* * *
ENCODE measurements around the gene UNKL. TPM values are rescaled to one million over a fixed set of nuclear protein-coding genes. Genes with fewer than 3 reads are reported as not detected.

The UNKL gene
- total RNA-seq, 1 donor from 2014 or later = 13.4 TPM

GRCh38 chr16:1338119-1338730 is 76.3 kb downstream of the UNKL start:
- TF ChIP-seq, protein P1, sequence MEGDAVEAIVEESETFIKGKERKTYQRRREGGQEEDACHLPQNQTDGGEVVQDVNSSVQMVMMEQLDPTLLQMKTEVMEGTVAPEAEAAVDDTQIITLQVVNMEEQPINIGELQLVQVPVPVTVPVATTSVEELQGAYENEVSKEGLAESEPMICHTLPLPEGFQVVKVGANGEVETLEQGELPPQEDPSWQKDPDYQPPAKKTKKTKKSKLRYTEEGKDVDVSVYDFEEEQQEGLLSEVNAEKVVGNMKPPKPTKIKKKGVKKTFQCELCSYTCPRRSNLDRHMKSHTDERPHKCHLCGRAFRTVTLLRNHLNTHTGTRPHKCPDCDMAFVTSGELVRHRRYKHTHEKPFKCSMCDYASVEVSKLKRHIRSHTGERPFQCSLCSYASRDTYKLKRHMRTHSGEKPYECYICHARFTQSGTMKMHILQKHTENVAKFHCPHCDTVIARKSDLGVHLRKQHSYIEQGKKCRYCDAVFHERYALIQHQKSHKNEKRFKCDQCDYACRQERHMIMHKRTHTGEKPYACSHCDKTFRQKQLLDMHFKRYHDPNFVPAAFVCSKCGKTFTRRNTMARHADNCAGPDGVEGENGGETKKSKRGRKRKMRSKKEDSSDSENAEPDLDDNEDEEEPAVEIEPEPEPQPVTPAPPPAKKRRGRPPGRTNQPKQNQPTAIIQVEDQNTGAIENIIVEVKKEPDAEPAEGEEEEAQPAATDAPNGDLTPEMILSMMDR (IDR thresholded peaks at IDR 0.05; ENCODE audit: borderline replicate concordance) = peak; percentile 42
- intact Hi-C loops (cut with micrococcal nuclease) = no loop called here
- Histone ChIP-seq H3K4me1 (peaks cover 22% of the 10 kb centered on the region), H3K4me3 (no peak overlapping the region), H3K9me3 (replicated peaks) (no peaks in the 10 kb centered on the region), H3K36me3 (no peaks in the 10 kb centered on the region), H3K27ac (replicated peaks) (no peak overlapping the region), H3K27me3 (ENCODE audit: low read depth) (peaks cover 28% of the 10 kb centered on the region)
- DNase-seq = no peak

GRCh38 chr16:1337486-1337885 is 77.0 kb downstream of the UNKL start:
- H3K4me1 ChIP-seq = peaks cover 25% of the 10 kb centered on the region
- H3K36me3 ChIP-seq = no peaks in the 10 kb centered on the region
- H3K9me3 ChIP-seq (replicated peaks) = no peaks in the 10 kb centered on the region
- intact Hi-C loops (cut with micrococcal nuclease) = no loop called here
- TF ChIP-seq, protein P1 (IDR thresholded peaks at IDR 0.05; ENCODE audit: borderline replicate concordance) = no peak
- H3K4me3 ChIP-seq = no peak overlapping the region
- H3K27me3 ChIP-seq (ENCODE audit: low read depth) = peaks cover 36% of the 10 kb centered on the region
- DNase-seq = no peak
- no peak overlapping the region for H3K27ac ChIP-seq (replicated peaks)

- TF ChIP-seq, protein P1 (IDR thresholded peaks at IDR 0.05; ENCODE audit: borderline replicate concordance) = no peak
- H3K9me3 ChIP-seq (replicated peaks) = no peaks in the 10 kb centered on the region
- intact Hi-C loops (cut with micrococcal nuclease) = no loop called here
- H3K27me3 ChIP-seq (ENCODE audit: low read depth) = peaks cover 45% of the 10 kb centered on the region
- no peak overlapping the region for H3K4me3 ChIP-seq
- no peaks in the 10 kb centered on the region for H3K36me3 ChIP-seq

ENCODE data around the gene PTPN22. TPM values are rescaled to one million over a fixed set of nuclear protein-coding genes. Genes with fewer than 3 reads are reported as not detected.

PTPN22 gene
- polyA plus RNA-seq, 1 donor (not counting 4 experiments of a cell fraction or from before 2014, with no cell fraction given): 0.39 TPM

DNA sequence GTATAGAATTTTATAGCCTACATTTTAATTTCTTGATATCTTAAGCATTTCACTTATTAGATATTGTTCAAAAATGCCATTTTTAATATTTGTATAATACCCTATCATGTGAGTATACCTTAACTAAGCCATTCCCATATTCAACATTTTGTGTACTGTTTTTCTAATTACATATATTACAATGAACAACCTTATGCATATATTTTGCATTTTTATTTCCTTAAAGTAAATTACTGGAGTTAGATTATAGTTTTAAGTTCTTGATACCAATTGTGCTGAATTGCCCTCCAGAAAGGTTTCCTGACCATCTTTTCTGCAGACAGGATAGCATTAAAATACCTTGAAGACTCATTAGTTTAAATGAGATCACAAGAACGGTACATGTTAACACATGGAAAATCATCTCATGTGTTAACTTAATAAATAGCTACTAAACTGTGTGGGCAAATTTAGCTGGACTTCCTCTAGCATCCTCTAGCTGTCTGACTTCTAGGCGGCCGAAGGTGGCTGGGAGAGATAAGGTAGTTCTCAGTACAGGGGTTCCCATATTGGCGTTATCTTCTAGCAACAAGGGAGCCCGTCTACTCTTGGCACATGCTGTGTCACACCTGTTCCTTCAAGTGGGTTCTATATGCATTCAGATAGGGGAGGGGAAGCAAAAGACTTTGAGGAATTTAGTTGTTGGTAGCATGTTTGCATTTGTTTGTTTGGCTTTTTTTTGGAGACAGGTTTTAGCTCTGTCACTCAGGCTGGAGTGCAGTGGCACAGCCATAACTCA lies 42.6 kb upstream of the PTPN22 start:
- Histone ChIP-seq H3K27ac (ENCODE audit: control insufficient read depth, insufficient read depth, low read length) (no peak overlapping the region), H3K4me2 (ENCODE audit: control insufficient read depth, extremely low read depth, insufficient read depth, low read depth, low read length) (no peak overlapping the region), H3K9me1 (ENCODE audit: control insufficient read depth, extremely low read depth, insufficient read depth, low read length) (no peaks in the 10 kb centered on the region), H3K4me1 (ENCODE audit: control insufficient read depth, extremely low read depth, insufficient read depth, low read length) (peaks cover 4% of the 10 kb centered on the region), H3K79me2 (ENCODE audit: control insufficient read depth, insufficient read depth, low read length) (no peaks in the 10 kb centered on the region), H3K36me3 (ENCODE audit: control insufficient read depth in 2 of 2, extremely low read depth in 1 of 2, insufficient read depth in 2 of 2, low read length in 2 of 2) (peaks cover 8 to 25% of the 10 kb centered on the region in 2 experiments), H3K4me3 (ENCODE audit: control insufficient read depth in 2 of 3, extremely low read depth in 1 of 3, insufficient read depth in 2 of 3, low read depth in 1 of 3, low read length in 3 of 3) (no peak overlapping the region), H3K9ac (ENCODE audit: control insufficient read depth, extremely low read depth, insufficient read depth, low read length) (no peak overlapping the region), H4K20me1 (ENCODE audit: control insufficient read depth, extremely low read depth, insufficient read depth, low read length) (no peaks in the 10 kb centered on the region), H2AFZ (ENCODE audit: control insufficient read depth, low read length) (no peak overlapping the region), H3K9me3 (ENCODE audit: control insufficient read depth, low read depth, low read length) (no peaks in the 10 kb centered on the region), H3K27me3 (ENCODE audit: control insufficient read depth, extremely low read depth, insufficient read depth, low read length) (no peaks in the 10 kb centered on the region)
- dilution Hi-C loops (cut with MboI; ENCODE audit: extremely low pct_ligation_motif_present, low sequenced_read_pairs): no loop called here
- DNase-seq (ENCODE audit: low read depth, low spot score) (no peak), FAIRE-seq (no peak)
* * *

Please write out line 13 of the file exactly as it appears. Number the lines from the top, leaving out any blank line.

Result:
- intact Hi-C loops (cut with micrococcal nuclease) = no loop called here